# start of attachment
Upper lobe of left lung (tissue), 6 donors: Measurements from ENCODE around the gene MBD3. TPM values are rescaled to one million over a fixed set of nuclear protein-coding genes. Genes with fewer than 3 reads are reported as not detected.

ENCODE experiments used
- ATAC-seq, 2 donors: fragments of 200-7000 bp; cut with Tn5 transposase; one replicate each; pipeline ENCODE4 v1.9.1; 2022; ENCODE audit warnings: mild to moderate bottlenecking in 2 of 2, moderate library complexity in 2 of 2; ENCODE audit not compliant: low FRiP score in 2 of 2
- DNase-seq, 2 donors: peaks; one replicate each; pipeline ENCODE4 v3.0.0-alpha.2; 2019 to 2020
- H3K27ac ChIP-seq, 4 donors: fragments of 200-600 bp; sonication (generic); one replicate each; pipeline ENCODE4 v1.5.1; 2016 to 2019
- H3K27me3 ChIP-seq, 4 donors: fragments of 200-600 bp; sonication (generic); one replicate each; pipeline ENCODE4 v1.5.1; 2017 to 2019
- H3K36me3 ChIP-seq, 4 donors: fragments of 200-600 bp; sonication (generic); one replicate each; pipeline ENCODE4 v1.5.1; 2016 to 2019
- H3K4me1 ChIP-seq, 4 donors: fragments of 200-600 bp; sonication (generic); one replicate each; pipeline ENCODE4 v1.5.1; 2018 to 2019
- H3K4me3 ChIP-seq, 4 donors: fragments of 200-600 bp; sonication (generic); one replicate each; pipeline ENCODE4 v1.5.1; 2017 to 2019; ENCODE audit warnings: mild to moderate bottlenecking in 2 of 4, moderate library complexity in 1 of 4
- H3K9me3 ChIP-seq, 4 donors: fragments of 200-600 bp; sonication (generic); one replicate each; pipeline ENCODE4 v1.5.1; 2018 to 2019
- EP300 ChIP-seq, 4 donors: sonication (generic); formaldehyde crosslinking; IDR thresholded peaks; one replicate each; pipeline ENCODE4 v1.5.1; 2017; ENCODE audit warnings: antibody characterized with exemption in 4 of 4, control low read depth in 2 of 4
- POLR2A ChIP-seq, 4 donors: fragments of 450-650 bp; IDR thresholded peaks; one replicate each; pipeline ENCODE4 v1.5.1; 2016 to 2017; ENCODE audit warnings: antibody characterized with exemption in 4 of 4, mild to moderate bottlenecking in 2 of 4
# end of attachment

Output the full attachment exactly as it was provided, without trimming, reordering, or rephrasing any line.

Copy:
Upper lobe of left lung (tissue), 6 donors: Measurements from ENCODE around the gene MBD3. TPM values are rescaled to one million over a fixed set of nuclear protein-coding genes. Genes with fewer than 3 reads are reported as not detected.

ENCODE experiments used
- ATAC-seq, 2 donors: fragments of 200-7000 bp; cut with Tn5 transposase; one replicate each; pipeline ENCODE4 v1.9.1; 2022; ENCODE audit warnings: mild to moderate bottlenecking in 2 of 2, moderate library complexity in 2 of 2; ENCODE audit not compliant: low FRiP score in 2 of 2
- DNase-seq, 2 donors: peaks; one replicate each; pipeline ENCODE4 v3.0.0-alpha.2; 2019 to 2020
- H3K27ac ChIP-seq, 4 donors: fragments of 200-600 bp; sonication (generic); one replicate each; pipeline ENCODE4 v1.5.1; 2016 to 2019
- H3K27me3 ChIP-seq, 4 donors: fragments of 200-600 bp; sonication (generic); one replicate each; pipeline ENCODE4 v1.5.1; 2017 to 2019
- H3K36me3 ChIP-seq, 4 donors: fragments of 200-600 bp; sonication (generic); one replicate each; pipeline ENCODE4 v1.5.1; 2016 to 2019
- H3K4me1 ChIP-seq, 4 donors: fragments of 200-600 bp; sonication (generic); one replicate each; pipeline ENCODE4 v1.5.1; 2018 to 2019
- H3K4me3 ChIP-seq, 4 donors: fragments of 200-600 bp; sonication (generic); one replicate each; pipeline ENCODE4 v1.5.1; 2017 to 2019; ENCODE audit warnings: mild to moderate bottlenecking in 2 of 4, moderate library complexity in 1 of 4
- H3K9me3 ChIP-seq, 4 donors: fragments of 200-600 bp; sonication (generic); one replicate each; pipeline ENCODE4 v1.5.1; 2018 to 2019
- EP300 ChIP-seq, 4 donors: sonication (generic); formaldehyde crosslinking; IDR thresholded peaks; one replicate each; pipeline ENCODE4 v1.5.1; 2017; ENCODE audit warnings: antibody characterized with exemption in 4 of 4, control low read depth in 2 of 4
- POLR2A ChIP-seq, 4 donors: fragments of 450-650 bp; IDR thresholded peaks; one replicate each; pipeline ENCODE4 v1.5.1; 2016 to 2017; ENCODE audit warnings: antibody characterized with exemption in 4 of 4, mild to moderate bottlenecking in 2 of 4